Wednesday, January 17, 2007

Love Is All - Nine Times That Same Song

Grade: B+

What makes this record great is that it is just a mess. The record is a chaotic cacophony of spastic instrumentalism combined with just plain old too damn much energy in one room; and the result is, well, awesome. I'm not sure if Pete will agree with me on this one, but this is definitely one of the better recordings that has come out of a New York-based label since Clap Your Hands Say Yeah (although, eek, I think I like this better than CYHSY).

I'm not sure how What's Your Rupture? (the label of which I speak) stumbled upon this Swedish powerhouse, but kudos and good mark. However, Love Is All will never escape the Yeah Yeah Yeahs line-ups with this release, but looking at the poor execution of YYY's latest effort, maybe that's not such a bad thing - perhaps a spin that this is the record the Yeah Yeah Yeahs should have come out with may be in order.

The record is unassailably lo-fi, but it doesn't hurt the feel of the record as a whole. Hiding behind a vale of reverb, lead vocalist Josephine Olausson is great. She mixes sass and sex with ease and finesse, and even pushes some impressive lyrical content that helps put this record out of the realm of senseless dance-pop.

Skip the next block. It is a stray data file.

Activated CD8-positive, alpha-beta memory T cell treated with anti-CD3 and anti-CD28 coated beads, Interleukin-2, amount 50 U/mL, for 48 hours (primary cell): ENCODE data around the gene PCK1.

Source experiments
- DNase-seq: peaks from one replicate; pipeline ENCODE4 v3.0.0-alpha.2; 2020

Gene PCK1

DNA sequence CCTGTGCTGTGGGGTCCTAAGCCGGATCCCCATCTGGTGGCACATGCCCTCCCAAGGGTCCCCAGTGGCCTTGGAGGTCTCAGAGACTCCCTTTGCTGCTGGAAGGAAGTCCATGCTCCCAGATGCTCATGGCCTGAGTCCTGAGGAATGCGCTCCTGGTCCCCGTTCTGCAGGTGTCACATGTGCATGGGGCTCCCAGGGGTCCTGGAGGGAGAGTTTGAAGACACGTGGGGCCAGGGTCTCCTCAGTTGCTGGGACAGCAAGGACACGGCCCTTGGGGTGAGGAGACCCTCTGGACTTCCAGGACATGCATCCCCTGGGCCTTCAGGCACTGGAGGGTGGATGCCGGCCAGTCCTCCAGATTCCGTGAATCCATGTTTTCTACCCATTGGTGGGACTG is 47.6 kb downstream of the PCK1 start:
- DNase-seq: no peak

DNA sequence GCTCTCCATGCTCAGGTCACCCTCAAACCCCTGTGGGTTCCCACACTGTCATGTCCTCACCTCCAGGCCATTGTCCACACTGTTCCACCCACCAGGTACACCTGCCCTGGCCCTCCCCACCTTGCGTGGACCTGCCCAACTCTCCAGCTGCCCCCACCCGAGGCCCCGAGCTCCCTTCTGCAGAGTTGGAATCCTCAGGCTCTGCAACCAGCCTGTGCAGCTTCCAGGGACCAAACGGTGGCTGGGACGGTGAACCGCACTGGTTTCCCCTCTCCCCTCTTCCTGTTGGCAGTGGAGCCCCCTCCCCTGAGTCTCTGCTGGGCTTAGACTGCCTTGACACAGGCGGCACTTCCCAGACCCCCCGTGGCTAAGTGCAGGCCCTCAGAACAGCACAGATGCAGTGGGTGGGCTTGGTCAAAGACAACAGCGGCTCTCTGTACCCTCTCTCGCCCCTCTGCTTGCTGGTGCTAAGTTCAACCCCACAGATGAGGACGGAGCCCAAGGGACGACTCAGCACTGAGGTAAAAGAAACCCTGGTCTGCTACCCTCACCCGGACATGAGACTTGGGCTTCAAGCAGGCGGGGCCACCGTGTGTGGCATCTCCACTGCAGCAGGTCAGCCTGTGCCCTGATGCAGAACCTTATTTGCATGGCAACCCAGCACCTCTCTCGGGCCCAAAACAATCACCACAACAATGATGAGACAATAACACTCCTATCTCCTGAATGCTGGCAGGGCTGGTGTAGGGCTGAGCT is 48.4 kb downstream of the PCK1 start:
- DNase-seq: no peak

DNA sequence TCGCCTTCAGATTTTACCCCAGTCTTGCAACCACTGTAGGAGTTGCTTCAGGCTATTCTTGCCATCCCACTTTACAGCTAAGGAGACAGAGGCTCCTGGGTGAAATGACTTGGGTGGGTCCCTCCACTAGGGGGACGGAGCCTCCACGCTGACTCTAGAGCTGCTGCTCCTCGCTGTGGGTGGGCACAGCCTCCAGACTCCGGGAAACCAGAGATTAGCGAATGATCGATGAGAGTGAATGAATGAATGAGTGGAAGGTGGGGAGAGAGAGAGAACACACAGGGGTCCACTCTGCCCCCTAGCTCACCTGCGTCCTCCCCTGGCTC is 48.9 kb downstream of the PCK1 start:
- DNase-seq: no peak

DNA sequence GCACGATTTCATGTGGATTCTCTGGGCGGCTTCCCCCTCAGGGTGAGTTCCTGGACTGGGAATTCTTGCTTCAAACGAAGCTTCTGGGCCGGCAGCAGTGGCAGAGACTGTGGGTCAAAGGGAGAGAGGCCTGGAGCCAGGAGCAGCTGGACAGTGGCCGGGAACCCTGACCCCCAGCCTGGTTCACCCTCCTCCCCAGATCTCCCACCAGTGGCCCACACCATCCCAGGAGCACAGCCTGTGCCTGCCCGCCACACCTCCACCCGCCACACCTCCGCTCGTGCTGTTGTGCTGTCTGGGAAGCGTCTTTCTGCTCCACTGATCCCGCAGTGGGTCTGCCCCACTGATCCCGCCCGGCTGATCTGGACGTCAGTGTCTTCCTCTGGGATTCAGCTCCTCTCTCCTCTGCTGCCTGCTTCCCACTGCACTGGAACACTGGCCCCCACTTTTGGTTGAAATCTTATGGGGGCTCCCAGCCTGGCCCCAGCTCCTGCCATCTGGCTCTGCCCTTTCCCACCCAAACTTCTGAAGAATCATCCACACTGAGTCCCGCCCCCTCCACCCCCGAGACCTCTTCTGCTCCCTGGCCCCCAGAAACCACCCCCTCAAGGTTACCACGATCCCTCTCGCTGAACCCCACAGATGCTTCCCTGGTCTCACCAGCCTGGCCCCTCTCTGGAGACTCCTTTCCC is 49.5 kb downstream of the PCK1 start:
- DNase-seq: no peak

The first thing to notice is easily the saxophone player who spends most of the record floating around somewhere in the distance, but that by no means is the best part, or even the most essential element of the band. The guitar work is superb and very Les Savy Fav-esque at its high points, which of course scores big with me. The songs are well-crafted: enough pop to make it enticing but just enough scruff to keep a good level of indie-cred, some have even dubbed it "punk," but I wouldn't go that far.

"Make Up Fall Out Make Up" drifts a little close to an Arcade Fire cover, and at times the band has some intonation issues (out of tune bass here, another saxophone there) but despite these brief shortcomings, the record is solid throughout.

"Turn the Radio Off" is an amazing song; hands down the best on the record. Olausson's vocals are wandering and beautiful. Laced with a bit of echo and reverb, she steps out of your face and lets her vocals rest in the midst of a dreamy song that slowly waltzes to the finish line. The verses are based on a smooth groove supplied by the bass that is surprisingly boppy, and a simple riff of soft and delicate bells hovers just above the band. The chorus is backed-up by a troop of roomy vocals supplied by the rest of the band which adds to the already desperate environment that accompanies the song. Although it's the only actual slow and somber song on the record, it shows a side of the band that indicates future growth and an ability to do more than just rock it.

I'm impressed.

Here it is for download, enjoy.

Love Is All - "Turn the Radio Off"

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